The truth about mRNA vaccines

In a year marred with worldwide tragedy and loss, the development of COVID-19 vaccines has been a silver lining. Early on in the pandemic, the U.S. government announced Operation Warp Speed, a partnership between several government health agencies, including the Centers for Disease Control and Prevention, the National Institute of Health, and the Department of Defense (via HHS). The goal was established to produce and deliver 300 million doses of vaccines, with the initial doses available by January 2021. By December 2020, the Food and Drug Administration issued the emergency use authorization of both the Pfizer/BioNTech and Moderna COVID-19 vaccines, and healthcare workers across the country began getting vaccinated.

While there are still other vaccines in development, the development of both the Pfizer/BioNTech and Moderna vaccines has been a cause for celebration among the medical community. That's because mRNA vaccines haven't approved for use in any diseases to date (via Harvard Health). Don't be alarmed though — mRNA technology has been studied for over a decade in regards to other viruses such as Zika, influenza, and even Cytomegalovirus (via CDC). mRNA technology has also been studied in relation to targeting various cancers and tumors.

So how exactly do these vaccines work and how do they differ from traditional vaccines?

How mRNA vaccines actually work

Traditional vaccines, such as the flu shot, introduce weakened or inactivated components of a pathogen to stimulate an immune response to produce antibodies. Think of antibodies as your body's warriors, protecting you from unwanted intruders. Ideally, antibodies detect foreign invaders, attach to them, and then trigger a cascade of events, ultimately ridding you of the invader. mRNA vaccines are different, though. Instead of introducing part of the pathogen to our bodies, they actually teach our immune system how to make part of a protein which will trigger an immune response, leading to antibody development (via CDC). This also means that you can not catch COVID-19 from the vaccines.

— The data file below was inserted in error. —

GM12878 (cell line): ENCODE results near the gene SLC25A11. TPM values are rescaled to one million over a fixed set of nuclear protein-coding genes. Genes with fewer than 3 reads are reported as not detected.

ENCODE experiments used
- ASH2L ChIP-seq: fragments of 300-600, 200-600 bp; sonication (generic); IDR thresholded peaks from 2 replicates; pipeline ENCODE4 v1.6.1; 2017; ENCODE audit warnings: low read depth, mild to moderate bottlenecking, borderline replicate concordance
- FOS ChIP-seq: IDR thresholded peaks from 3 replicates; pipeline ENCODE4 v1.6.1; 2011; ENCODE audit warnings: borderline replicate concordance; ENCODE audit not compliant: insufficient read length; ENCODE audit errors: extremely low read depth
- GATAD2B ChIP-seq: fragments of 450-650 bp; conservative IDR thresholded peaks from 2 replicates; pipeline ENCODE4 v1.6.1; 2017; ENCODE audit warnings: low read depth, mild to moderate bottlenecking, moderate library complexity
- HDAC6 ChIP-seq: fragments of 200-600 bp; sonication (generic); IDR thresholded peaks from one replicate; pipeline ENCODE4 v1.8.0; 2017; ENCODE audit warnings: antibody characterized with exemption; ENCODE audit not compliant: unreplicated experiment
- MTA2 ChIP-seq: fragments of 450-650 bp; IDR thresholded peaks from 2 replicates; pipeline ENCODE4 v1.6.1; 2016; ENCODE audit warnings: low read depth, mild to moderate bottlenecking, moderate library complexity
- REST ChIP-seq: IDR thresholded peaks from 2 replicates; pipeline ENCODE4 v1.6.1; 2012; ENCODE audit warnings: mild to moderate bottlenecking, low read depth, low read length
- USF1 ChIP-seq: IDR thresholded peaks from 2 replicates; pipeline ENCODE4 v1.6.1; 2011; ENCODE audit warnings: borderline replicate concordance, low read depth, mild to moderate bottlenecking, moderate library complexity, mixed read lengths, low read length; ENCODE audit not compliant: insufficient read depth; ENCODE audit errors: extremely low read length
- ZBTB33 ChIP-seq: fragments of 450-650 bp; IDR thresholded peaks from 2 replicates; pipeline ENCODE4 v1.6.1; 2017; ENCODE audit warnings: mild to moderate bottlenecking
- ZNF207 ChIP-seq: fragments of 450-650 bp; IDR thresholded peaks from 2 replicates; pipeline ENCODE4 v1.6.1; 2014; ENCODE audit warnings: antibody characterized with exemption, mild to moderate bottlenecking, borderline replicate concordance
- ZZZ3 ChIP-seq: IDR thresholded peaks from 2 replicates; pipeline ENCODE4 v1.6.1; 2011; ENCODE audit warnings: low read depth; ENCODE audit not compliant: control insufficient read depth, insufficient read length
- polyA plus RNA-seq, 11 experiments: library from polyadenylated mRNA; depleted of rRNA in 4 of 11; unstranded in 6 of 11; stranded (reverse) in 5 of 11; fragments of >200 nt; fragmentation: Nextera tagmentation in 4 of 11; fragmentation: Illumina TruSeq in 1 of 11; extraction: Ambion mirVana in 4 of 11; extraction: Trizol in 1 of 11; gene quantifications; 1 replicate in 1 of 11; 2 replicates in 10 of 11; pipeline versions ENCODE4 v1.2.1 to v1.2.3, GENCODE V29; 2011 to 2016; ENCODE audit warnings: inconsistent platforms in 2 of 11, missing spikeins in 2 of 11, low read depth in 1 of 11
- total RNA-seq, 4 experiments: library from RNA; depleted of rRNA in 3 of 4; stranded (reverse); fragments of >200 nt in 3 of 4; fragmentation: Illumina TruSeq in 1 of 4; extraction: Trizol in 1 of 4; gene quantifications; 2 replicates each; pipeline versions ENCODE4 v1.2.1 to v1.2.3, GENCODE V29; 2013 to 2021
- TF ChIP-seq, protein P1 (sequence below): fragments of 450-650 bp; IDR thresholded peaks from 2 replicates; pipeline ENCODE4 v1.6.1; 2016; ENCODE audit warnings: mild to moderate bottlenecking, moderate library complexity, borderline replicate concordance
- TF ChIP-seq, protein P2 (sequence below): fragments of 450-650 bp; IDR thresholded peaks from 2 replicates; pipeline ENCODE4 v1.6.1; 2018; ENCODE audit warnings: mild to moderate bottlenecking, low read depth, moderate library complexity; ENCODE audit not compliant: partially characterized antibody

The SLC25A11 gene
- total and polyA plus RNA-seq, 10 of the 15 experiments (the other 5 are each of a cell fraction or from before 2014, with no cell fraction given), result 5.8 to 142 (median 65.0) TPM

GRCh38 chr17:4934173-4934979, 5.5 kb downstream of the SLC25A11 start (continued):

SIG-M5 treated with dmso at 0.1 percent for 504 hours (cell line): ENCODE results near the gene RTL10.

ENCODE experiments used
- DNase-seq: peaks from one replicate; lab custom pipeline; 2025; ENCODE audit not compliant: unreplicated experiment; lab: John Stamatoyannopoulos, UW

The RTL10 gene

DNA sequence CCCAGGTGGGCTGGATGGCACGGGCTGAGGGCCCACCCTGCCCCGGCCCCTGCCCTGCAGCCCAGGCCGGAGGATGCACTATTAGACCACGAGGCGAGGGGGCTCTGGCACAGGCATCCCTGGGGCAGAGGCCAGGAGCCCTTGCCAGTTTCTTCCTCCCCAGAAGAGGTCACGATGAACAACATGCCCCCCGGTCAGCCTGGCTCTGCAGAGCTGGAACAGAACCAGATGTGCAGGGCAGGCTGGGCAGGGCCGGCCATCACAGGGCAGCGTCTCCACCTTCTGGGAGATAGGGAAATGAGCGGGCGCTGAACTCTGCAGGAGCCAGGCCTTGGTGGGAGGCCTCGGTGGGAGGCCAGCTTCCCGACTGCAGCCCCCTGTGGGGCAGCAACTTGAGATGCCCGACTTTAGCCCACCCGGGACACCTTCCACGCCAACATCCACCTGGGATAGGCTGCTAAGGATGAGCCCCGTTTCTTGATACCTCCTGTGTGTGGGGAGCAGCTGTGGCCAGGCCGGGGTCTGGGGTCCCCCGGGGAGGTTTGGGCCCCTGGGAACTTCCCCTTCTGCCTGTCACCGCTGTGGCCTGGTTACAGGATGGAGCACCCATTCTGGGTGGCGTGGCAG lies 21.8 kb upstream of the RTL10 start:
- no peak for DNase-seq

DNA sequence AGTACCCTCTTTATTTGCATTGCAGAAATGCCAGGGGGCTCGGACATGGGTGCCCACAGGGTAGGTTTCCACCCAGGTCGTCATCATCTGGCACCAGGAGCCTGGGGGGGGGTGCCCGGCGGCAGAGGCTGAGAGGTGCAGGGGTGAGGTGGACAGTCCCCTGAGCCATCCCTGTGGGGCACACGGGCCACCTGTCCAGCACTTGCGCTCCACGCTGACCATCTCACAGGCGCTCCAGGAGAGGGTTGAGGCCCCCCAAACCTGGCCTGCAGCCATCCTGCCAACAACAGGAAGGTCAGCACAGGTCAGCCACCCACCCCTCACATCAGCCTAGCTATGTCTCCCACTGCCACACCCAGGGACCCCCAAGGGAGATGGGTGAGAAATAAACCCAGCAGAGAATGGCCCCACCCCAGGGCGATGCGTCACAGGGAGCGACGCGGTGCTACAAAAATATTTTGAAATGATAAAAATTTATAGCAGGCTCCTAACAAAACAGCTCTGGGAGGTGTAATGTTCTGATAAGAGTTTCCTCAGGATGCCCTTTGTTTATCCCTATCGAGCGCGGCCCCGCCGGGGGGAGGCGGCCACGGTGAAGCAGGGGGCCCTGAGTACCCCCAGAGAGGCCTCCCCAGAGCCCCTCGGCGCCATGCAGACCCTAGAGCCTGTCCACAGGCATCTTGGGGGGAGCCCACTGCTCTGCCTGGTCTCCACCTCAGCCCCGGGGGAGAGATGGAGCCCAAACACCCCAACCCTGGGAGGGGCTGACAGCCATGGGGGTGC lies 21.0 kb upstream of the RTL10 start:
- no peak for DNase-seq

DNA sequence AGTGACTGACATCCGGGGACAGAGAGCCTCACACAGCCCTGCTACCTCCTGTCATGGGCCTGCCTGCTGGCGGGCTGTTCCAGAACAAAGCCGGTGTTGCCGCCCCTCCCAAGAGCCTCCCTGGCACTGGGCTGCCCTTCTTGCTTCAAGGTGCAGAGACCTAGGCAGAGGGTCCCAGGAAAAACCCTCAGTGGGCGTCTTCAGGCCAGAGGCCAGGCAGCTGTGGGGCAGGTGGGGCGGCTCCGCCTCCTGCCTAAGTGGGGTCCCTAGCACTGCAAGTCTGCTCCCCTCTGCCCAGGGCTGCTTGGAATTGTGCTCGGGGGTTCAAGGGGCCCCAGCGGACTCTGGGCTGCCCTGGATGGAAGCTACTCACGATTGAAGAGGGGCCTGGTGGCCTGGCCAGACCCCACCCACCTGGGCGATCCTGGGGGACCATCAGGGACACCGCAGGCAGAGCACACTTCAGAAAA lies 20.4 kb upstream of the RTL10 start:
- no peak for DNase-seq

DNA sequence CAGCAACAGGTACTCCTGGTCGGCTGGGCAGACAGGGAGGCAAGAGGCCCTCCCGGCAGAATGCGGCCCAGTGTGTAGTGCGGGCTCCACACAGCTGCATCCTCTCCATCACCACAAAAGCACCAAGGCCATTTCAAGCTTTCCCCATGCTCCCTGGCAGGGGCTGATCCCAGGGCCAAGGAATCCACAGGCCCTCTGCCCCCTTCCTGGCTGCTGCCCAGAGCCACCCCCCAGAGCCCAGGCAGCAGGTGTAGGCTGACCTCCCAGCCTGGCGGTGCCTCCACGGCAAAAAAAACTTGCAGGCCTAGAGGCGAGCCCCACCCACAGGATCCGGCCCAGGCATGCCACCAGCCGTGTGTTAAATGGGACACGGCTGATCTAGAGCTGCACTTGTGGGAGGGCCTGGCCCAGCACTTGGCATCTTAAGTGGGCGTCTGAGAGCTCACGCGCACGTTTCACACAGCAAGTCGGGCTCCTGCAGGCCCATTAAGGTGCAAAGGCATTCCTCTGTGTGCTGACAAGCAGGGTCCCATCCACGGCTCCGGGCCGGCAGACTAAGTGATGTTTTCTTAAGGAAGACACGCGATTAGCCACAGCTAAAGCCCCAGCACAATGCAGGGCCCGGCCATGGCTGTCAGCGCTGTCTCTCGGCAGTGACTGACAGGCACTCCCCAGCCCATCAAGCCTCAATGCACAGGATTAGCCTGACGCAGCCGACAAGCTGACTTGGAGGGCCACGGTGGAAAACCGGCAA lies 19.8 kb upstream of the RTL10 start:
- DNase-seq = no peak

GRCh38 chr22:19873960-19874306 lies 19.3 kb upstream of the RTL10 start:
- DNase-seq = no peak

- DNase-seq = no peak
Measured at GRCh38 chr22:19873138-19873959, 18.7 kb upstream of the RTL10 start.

The COVID-19 vaccines introduce messenger RNA (mRNA) or "instructions" on how to produce that "spike protein" we've become all too familiar with over the past year. The spike protein then becomes displayed on the cell's surface and is recognized by the immune system as an unwanted guest. Antibody production begins and attempts to fight off a perceived infection. These antibodies are specific to the virus responsible for COVID-19 infection (SARS-CoV-2). Now if you subsequently become infected with COVID-19, your immune system will be able to properly recognize the "spike protein," and deploy its already-primed army of antibodies.

Also of note, once the body makes a piece of the spike protein initially, the cells will destroy the mRNA and dispose of it using enzymes within the cell. It is critical to understand that the mRNA does not enter your cell's nucleus and thus doesn't affect or alter your unique DNA.

With promising vaccine results of about 95 percent effectiveness against COVID-19, widespread vaccinations may be the key to helping end this devastating global pandemic (via BMJ).